Prospects for Nuclear Power
The prospects for a revival of nuclear power were dim even before the partial reactor meltdowns at the Fukushima nuclear plant. Nuclear power has long been controversial because of concerns about nuclear accidents, proliferation risk, and the storage of spent fuel. These concerns are real and important. In addition, however, a key challenge for nuclear power has been the high cost of construction for nuclear plants. Construction costs are high enough that it becomes difficult to make an economic argument for nuclear, even before incorporating these external costs. This is particularly true in countries like the United States where recent technological advances have dramatically increased the availability of natural gas.
|Date of creation:||Dec 2011|
|Publication status:||published as Lucas W. Davis, 2012. "Prospects for Nuclear Power," Journal of Economic Perspectives, American Economic Association, vol. 26(1), pages 49-66, Winter.|
|Contact details of provider:|| Postal: National Bureau of Economic Research, 1050 Massachusetts Avenue Cambridge, MA 02138, U.S.A.|
Web page: http://www.nber.org
More information through EDIRC
Please report citation or reference errors to , or , if you are the registered author of the cited work, log in to your RePEc Author Service profile, click on "citations" and make appropriate adjustments.:
- Lucas W. Davis & Catherine Wolfram, 2012.
"Deregulation, Consolidation, and Efficiency: Evidence from US Nuclear Power,"
American Economic Journal: Applied Economics,
American Economic Association, vol. 4(4), pages 194-225, October.
- Lucas W. Davis & Catherine Wolfram, 2011. "Deregulation, Consolidation, and Efficiency: Evidence from U.S. Nuclear Power," NBER Working Papers 17341, National Bureau of Economic Research, Inc.
- Nicholas Z. Muller & Robert Mendelsohn & William Nordhaus, 2011. "Environmental Accounting for Pollution in the United States Economy," American Economic Review, American Economic Association, vol. 101(5), pages 1649-1675, August.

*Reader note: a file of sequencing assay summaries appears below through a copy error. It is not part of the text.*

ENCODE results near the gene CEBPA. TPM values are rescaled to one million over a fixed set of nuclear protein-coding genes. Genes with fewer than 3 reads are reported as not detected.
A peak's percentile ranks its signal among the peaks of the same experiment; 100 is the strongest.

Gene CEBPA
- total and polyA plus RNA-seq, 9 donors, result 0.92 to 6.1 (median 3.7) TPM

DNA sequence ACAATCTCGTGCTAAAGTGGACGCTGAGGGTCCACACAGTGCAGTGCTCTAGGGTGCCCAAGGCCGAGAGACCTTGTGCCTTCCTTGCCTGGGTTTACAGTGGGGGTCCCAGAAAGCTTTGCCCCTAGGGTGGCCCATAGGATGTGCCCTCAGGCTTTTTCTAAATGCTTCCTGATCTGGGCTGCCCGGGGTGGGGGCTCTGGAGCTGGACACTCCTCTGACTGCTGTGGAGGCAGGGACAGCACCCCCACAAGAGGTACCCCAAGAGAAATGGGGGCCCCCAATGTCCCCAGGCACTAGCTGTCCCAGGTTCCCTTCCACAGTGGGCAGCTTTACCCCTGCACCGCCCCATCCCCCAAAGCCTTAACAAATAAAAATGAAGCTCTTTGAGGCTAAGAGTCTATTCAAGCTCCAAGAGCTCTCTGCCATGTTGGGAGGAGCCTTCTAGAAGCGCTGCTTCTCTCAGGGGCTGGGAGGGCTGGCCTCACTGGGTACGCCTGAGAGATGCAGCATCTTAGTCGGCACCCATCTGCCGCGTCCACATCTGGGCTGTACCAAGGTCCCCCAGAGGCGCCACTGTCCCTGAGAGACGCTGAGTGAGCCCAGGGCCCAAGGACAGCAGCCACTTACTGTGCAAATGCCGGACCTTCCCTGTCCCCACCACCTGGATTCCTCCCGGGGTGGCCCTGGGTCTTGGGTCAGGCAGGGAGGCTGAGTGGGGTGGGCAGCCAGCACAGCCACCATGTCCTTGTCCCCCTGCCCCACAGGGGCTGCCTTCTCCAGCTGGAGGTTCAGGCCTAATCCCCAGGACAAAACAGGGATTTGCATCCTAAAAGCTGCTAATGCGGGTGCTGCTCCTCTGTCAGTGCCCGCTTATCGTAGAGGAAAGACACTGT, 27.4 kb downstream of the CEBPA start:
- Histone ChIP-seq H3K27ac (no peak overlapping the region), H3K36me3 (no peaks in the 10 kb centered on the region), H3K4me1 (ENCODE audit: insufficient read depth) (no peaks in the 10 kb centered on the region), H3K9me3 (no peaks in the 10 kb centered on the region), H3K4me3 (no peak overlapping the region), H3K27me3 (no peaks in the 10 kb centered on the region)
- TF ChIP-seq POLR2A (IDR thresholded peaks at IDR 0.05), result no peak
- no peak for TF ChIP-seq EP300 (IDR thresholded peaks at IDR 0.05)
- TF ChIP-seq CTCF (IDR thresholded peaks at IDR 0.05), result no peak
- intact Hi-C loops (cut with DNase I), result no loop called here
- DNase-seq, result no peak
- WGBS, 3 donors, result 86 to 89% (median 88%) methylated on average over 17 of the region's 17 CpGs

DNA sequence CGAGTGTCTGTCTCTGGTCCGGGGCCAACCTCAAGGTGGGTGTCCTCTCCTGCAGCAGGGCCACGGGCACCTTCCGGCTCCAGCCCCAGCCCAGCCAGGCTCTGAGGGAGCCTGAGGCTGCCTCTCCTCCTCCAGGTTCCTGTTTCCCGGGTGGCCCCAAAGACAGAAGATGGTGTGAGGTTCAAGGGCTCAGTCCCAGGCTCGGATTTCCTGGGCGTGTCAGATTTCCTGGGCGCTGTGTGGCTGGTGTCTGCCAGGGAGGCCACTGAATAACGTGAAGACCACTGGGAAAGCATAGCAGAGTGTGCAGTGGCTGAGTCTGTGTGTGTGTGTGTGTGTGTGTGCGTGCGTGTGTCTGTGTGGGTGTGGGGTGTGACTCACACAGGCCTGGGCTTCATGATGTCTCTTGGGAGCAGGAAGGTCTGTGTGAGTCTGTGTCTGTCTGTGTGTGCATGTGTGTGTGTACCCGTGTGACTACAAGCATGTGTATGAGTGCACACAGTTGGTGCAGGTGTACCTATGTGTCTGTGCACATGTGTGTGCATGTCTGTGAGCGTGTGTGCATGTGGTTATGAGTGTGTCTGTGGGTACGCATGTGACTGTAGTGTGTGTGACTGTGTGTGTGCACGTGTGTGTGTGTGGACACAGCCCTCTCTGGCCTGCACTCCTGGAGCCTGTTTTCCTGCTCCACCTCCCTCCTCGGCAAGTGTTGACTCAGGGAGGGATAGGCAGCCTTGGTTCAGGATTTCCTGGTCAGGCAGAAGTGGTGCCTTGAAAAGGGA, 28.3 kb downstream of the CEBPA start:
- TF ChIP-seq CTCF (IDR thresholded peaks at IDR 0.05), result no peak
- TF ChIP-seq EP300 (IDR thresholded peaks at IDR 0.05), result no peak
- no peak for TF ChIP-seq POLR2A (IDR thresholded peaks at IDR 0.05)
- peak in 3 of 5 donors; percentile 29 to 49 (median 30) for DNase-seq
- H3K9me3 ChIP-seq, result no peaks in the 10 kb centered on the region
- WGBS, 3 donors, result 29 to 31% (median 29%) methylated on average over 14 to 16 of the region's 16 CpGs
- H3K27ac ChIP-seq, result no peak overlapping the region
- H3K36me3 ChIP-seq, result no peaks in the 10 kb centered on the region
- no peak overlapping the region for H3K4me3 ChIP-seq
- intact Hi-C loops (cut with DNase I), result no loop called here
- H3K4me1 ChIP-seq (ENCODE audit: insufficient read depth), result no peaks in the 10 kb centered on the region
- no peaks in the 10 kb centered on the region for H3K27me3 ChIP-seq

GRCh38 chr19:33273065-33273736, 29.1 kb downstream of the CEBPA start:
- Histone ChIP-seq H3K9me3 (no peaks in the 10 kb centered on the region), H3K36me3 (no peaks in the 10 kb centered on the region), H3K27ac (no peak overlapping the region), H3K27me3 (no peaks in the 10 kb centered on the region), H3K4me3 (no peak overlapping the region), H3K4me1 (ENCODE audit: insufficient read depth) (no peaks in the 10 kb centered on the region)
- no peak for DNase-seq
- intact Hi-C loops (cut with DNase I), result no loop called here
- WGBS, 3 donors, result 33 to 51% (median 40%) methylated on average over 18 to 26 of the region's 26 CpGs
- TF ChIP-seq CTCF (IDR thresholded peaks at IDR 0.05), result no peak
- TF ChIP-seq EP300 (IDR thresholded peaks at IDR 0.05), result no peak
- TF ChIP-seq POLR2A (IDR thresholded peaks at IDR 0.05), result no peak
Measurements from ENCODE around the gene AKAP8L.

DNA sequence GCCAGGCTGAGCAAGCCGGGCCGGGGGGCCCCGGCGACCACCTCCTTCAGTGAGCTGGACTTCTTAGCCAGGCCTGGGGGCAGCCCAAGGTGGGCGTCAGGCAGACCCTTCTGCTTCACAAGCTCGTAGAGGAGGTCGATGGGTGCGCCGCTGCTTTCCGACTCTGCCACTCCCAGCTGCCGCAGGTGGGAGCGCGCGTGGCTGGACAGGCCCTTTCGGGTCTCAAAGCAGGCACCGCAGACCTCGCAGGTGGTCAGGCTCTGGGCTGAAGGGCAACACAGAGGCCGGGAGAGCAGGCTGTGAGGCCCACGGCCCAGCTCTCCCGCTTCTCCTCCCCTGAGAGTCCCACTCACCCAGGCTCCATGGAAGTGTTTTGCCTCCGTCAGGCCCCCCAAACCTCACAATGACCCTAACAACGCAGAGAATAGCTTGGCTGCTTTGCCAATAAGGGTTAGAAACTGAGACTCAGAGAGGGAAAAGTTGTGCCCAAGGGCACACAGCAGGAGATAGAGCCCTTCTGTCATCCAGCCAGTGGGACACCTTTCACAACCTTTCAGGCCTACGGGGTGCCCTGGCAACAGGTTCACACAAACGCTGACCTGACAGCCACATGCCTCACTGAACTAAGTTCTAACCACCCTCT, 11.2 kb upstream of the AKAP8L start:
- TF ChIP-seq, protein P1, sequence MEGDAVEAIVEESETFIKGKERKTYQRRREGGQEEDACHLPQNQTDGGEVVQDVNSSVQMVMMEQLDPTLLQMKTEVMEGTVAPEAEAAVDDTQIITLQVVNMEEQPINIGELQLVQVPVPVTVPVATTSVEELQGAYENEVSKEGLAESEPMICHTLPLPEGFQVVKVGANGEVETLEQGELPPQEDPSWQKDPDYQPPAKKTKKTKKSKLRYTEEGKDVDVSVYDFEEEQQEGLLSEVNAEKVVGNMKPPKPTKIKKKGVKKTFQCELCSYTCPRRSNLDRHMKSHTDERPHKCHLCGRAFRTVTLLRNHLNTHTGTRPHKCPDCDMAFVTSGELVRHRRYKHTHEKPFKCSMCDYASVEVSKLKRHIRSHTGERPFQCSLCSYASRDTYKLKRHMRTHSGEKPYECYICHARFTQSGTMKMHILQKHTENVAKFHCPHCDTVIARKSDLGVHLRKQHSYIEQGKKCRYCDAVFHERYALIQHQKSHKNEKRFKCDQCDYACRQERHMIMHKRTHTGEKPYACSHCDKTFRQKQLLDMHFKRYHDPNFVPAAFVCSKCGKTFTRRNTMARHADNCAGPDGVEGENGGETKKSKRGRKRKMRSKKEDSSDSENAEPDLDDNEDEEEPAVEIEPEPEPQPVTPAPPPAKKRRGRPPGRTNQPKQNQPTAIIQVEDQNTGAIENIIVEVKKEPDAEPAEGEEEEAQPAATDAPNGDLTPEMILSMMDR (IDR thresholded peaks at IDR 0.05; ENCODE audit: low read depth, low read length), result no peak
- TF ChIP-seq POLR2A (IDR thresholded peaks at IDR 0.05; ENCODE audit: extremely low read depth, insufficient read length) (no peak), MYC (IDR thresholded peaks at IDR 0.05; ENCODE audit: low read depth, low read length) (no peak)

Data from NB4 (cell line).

- Ryan Kellogg, 2011. "Learning by Drilling: Interfirm Learning and Relationship Persistence in the Texas Oilpatch," The Quarterly Journal of Economics, Oxford University Press, vol. 126(4), pages 1961-2004.
- Ryan Kellogg, 2009. "Learning by Drilling: Inter-Firm Learning and Relationship Persistence in the Texas Oilpatch," NBER Working Papers 15060, National Bureau of Economic Research, Inc.
- Paul Joskow & Nancy L. Rose, 1985. "The Effects of Technological Change, Experience, and Environmental Regulation on the Construction Cost of Coal-Burning Generating Units," RAND Journal of Economics, The RAND Corporation, vol. 16(1), pages 1-17, Spring.
- Grubler, Arnulf, 2010. "The costs of the French nuclear scale-up: A case of negative learning by doing," Energy Policy, Elsevier, vol. 38(9), pages 5174-5188, September.
- Rebecca Achee Thornton & Peter Thompson, 2001. "Learning from Experience and Learning from Others: An Exploration of Learning and Spillovers in Wartime Shipbuilding," American Economic Review, American Economic Association, vol. 91(5), pages 1350-1368, December.
- Martin B. Zimmerman, 1982. "Learning Effects and the Commercialization of New Energy Technologies: The Case of Nuclear Power," Bell Journal of Economics, The RAND Corporation, vol. 13(2), pages 297-310, Autumn.
- C. Lanier Benkard, 2000. "Learning and Forgetting: The Dynamics of Aircraft Production," American Economic Review, American Economic Association, vol. 90(4), pages 1034-1054, September.
- McCabe, Mark J, 1996. "Principals, Agents, and the Learning Curve: The Case of Steam-Electric Power Plant Design and Construction," Journal of Industrial Economics, Wiley Blackwell, vol. 44(4), pages 357-375, December. Full references (including those not matched with items on IDEAS)
When requesting a correction, please mention this item's handle: RePEc:nbr:nberwo:17674. See general information about how to correct material in RePEc.
For technical questions regarding this item, or to correct its authors, title, abstract, bibliographic or download information, contact: ()
If references are entirely missing, you can add them using this form.